Do You Have a Friend?

Early in the book of Genesis, God said this about Adam: “It is not good for man to be alone. I will make a helper suitable for him.” He was, of course, talking about Eve who was to be the companion of Adam. “Suitable” conveys the idea of “corresponding to.” In short, they needed each other and would be the complement of one another. To me that sounds a lot like friendship, which I believe is one of the key ingredients of a good relationship. Whether you’re married or single, we all need to have a good friend.

I recently made a trip to Michigan where I attended the memorial service of my best friend who I had known since high school. We were roommates in college and had remained close friends over the years. He was a true friend, one who knew everything about me and still loved and accepted me. A true friend may not always tell you what you want to hear, but they will lovingly tell you what you need to hear. A verse in Proverbs puts it this way, “Wounds from a friend can be trusted,” (27:16). A good friend also sharpens you, “as iron sharpens iron,” (Proverbs 27:17). They help you to be all you were meant to be, who God created you to be.

The world in which we live is not conducive to friendship. Social media has caused us to retreat within ourselves. I once heard a person boast of having over 500 friends on Facebook, but I suspect that, in reality, they may not have actually had many true friends at all. Facebook, Twitter and Instagram all tend toward shallowness and sharing only the positive things about ourselves, and not our real self.

The COVID virus, with all the isolation, quarantines, wearing of masks and keeping six feet apart from others, didn’t help much either in fostering friendship and relationships. The result has been a “pandemonic of loneliness,” as someone has called it. I read that in Great Britain they now have a “Minister of Loneliness” to help combat this problem that so many people are dealing with. Depression, fear and anxiety seem to being rampant as well, not to mention the huge increase in depression and suicidal tendencies. So what is the answer? I would suggest that, at least in part, it’s having a friend.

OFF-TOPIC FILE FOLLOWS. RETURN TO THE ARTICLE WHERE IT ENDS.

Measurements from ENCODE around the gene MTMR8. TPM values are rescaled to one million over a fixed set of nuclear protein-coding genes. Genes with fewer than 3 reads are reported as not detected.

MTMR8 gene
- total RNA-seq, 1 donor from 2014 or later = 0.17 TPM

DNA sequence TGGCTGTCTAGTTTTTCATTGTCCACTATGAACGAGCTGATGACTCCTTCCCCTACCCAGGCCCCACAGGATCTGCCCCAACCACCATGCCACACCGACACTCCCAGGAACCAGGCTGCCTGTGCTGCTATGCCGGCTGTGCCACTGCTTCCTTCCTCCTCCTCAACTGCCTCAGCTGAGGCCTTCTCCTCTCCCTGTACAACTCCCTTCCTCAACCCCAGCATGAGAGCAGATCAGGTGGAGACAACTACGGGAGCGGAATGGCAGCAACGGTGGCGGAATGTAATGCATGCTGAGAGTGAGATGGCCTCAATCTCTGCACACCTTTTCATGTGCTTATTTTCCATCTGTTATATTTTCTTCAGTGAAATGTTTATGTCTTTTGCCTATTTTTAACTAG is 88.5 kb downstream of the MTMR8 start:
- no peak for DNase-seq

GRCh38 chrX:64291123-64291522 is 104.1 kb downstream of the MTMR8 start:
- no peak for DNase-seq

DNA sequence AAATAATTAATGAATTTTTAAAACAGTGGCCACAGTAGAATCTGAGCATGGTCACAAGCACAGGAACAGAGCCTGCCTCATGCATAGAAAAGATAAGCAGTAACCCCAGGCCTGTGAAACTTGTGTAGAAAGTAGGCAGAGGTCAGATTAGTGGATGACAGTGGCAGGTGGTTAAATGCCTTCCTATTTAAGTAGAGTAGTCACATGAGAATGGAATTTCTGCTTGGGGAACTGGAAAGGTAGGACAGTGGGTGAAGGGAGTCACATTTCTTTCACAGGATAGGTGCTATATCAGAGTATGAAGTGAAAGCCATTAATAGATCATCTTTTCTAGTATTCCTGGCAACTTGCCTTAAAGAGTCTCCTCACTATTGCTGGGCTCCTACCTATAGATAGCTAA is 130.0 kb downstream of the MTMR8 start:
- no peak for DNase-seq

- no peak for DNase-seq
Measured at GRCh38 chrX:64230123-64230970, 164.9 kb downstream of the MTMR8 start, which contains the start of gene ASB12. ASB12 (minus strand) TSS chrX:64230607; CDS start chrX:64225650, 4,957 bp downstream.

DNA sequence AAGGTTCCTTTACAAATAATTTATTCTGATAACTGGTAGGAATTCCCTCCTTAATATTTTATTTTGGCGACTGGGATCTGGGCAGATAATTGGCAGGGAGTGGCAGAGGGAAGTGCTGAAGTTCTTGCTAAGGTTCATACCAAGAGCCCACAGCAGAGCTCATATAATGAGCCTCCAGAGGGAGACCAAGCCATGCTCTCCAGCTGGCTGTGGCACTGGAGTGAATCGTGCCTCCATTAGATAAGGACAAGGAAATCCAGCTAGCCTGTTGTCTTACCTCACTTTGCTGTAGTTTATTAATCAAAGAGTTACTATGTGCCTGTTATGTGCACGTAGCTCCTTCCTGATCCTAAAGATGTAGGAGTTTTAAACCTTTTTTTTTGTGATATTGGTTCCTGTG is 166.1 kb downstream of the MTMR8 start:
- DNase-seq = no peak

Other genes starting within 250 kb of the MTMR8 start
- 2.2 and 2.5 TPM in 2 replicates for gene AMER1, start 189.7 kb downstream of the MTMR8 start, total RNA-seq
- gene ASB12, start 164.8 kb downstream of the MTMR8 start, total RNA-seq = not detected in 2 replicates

Proverbs 18:24 in the New King James Version says this: “A man who has friends must himself be friendly, but there is a friend who sticks closer than a brother.” The first part of the verse has been adapted into the saying, “To have a friend, be a friend.” That’s a good principle in and of itself. Yet the verse goes on to say, “But there is a friend who sticks closer than a brother.” Jesus has been that kind of a friend to me. 

Philippians 2:3,4 gives a description of that kind of friend. It’s a good foundation for friendship, “Do nothing out of selfish ambition or vain conceit. Rather, in humility value others above yourselves, not looking to your own interests but each of you to the interests of the others.” That would be a rather good start toward having and being a friend.

Jim Newman is pastor of the First Presbyterian Church in Exeter. He may be reached by calling 559-592-2367 or by emailing [email protected]. Prays Together is a rotating faith-based commentary and advice column among the pastors, and guest laypeople, of local churches. 

This column is not a news article but the opinion of the writer and does not reflect the views of The Sun-Gazette newspaper.

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